Over the past couple of weeks, I’ve been playing some Neptune’s Pride, a free browser-based 4X game. It basically strips the 4X game model down to the basics – stars to conquer differentiated only by a single resource value, four technology tracks, one kind of unit, and three improvements that can be built on each of your stars (giving bonuses for economy, industry and science). There’s no attempt at setting up a fiction or creating atmosphere – this is pure mechanics, numbers and vectors plotted over a functional graphical display. You could call this focus, and it’s a necessary choice given the way the game system is revealed as no more than the foundation for the game’s real point of interest: the complicated web of diplomacy, fragile alliances, secret dealings and betrayals into which inter-player relations inevitably devolve.

A game of Neptune’s Pride plays out over several weeks, though you don’t need to play for more than a few minutes each day (it does, admittedly, become more time-consuming as the game nears its end). You issue your construction orders, set your fleet’s paths, message other players, and then go off and leave the orders to be executed over the following hours. This long-form system does, of course, mean there is plenty of time to mull over strategies, rethink courses of action and consider your allegiances. It makes for a more considered, meditative approach than the standard multiplayer game, and the result is that each player’s action feels deliberate and calculated: betrayals aren’t spur-of-the-moment, kill-or-be-killed impulses. They are premeditated: that green player’s probably been planning his surprise attack on you, while feigning friendship, for five days.

As much as it is about the inherent moral bankruptcy of the average player, however, Neptune’s Pride is also about something else: the tyranny of mathematics. I’ve played two games so far, one in which I was the first to be eliminated – three players ganging up on me while I was still learning the ropes – and one in which I won by a huge margin, finishing with more than double the number of stars of the second-place player. I’d like to think this was due to my awesome skills, but it had a lot to do with the fact that three players surrounding me went completely inactive, leaving me with vast areas to expand into to the west and south while the other players fought over limited territories. This gave me an insurmountable advantage: it was evident I was going to win halfway through the game, making the last week or so an oddly joyless process of sending the vast, mass-produced space armadas my extensive resources allowed me to field to crush the players I had been feigning allegiance to for several days. Perhaps I don’t have enough of a predatory disposition, but I couldn’t really get much pride or satisfaction out of betraying these allegiances and crushing their inferior empires underfoot.  I was the bad guy – they got screwed through sheer luck, and I was only the agent by which the game system plotted out their arbitrary demise.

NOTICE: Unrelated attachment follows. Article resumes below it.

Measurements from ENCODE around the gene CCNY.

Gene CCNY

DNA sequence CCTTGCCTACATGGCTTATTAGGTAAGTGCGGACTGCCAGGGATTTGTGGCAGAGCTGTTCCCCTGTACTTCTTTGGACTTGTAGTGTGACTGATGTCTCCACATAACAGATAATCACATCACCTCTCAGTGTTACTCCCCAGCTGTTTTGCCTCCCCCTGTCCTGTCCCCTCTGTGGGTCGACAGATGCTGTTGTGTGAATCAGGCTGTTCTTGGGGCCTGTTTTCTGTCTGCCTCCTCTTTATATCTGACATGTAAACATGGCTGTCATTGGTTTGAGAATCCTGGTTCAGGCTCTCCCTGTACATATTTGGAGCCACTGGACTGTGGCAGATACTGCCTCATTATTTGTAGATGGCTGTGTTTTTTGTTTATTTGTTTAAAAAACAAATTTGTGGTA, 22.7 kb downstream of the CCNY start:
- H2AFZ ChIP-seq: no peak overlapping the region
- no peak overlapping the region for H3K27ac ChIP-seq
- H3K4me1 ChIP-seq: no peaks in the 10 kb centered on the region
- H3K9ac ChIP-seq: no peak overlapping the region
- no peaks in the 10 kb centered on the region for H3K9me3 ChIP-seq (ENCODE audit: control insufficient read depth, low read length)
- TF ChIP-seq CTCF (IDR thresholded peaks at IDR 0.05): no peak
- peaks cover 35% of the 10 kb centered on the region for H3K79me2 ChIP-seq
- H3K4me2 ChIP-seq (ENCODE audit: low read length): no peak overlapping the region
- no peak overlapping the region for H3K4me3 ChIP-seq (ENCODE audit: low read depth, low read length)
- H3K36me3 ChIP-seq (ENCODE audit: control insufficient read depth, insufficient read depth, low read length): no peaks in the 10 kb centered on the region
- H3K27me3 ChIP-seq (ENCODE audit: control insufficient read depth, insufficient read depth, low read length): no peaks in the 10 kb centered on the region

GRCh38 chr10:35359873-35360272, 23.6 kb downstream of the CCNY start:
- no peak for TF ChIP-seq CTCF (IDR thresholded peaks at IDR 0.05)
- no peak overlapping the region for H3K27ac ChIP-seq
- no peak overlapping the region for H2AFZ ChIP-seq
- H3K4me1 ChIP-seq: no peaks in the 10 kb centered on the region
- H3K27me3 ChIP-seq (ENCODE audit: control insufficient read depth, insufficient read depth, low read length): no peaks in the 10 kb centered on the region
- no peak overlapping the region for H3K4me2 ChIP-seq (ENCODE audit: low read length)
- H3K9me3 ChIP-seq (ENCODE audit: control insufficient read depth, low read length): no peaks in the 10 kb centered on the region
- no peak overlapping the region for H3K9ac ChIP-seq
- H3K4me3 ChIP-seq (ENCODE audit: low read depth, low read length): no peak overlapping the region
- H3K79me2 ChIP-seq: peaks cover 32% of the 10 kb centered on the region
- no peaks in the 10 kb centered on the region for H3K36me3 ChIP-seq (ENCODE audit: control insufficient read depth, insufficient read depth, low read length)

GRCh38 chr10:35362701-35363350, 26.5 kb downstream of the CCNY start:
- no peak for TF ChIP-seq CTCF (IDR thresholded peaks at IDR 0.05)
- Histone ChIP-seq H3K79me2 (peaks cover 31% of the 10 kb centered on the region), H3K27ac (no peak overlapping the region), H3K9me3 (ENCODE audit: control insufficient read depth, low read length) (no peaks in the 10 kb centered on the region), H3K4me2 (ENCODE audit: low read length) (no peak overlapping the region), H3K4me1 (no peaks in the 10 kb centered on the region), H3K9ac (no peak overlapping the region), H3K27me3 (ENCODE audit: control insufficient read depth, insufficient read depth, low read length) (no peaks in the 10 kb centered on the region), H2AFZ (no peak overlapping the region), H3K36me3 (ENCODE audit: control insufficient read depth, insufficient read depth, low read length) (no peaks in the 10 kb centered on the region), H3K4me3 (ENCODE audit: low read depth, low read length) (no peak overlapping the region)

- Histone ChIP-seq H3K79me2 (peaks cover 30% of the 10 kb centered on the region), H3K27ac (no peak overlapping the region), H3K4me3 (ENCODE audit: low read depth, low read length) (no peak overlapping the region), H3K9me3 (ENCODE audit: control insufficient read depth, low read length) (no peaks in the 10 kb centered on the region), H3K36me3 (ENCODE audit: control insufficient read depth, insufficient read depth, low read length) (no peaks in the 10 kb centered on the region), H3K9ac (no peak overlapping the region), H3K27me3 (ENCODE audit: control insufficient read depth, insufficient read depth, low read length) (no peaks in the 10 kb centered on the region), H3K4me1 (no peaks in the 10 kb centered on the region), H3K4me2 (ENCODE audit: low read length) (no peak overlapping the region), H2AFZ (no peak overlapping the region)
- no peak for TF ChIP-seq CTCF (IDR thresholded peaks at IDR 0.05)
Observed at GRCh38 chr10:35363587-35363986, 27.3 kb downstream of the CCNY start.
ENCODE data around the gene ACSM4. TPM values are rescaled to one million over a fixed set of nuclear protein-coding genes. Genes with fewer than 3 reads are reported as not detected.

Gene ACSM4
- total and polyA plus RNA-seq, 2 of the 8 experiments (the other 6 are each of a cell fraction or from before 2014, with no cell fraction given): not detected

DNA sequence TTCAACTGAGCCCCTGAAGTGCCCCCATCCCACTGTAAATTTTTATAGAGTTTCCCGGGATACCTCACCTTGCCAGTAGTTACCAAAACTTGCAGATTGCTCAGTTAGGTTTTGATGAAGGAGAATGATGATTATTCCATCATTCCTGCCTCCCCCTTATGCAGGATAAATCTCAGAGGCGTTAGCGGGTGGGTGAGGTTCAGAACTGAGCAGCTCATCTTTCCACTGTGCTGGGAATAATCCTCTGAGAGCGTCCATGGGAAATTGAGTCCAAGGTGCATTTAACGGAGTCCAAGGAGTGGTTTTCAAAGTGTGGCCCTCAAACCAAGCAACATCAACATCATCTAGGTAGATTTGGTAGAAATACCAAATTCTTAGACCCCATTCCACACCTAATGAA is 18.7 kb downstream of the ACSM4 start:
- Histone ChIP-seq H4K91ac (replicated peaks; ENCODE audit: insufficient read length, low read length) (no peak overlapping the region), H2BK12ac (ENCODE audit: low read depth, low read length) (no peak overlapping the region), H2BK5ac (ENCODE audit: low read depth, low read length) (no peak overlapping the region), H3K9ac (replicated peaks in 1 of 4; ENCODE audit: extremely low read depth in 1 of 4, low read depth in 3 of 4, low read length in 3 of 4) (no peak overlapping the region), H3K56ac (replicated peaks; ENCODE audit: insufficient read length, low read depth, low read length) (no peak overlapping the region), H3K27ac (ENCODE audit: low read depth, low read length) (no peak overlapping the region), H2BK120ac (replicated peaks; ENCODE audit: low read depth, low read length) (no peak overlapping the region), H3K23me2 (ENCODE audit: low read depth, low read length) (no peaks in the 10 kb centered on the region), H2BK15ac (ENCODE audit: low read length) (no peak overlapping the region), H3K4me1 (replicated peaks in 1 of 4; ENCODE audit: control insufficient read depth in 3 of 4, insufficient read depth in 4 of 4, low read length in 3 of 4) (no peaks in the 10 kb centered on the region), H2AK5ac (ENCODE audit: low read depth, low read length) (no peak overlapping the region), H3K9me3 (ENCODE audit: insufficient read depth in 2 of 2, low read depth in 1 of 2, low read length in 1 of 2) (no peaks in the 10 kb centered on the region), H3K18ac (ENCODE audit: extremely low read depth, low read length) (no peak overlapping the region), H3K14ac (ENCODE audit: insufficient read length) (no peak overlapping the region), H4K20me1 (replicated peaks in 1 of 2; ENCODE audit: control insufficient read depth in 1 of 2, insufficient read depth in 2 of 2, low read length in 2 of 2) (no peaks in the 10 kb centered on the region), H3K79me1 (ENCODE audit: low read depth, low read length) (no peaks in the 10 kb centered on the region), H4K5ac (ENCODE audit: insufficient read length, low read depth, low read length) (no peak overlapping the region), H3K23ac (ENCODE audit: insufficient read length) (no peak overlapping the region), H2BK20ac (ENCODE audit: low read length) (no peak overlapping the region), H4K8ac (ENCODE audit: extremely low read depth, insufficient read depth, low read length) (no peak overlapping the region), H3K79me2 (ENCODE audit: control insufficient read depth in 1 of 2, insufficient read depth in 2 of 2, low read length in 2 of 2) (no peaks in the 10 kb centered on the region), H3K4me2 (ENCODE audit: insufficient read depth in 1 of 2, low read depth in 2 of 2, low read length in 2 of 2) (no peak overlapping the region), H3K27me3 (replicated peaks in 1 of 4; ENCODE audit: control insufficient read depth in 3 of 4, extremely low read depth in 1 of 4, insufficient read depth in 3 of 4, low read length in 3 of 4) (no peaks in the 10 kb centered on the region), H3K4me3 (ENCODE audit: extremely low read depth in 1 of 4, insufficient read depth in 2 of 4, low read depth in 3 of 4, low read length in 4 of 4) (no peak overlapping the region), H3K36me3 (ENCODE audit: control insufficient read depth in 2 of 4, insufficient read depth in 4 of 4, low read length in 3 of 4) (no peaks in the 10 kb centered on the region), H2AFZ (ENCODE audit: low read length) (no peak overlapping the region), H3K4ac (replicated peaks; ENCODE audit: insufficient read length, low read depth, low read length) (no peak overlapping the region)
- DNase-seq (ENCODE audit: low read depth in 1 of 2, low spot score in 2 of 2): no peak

This isn’t a criticism of Neptune’s Pride, really – perhaps, in paring down the 4X model to the basics, it allows an essentially distasteful property of the form to come to light. In the end, I came back home yesterday evening, not having accessed the game all day, to find that it had basically won itself: following the lines of attack I had set down some days previously, my fleets had made enough conquests to push me over the 89 stars required for victory. The game was over. I had won. Yay.